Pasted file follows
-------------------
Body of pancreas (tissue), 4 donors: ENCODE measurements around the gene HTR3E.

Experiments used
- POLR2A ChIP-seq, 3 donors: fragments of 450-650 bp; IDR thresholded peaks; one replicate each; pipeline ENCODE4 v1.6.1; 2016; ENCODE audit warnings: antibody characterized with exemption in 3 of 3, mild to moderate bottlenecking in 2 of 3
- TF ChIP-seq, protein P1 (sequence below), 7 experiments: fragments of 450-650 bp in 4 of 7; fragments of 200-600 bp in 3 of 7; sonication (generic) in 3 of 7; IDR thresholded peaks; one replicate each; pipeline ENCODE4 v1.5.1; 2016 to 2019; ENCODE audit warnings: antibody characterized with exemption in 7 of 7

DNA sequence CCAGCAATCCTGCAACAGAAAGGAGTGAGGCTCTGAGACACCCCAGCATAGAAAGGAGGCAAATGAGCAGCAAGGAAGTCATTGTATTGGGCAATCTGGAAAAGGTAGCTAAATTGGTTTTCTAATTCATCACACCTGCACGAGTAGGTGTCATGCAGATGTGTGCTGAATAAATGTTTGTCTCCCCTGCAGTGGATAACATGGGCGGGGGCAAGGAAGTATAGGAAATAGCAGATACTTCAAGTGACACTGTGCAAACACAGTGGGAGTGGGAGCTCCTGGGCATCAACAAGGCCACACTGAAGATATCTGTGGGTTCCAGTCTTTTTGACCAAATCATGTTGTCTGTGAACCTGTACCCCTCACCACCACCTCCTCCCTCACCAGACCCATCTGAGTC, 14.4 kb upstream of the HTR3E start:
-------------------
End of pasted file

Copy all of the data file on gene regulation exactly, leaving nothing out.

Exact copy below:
Body of pancreas (tissue), 4 donors: ENCODE measurements around the gene HTR3E.

Experiments used
- POLR2A ChIP-seq, 3 donors: fragments of 450-650 bp; IDR thresholded peaks; one replicate each; pipeline ENCODE4 v1.6.1; 2016; ENCODE audit warnings: antibody characterized with exemption in 3 of 3, mild to moderate bottlenecking in 2 of 3
- TF ChIP-seq, protein P1 (sequence below), 7 experiments: fragments of 450-650 bp in 4 of 7; fragments of 200-600 bp in 3 of 7; sonication (generic) in 3 of 7; IDR thresholded peaks; one replicate each; pipeline ENCODE4 v1.5.1; 2016 to 2019; ENCODE audit warnings: antibody characterized with exemption in 7 of 7

DNA sequence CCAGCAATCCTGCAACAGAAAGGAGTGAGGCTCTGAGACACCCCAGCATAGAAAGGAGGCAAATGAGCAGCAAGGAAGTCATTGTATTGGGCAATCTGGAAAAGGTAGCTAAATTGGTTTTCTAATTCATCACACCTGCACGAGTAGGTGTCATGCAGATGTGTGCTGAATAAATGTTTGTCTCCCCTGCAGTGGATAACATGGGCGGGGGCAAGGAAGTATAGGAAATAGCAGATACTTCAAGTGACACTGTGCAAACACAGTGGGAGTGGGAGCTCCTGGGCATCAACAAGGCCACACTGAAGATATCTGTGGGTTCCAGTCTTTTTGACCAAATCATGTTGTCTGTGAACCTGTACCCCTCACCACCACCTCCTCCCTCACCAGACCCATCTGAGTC, 14.4 kb upstream of the HTR3E start: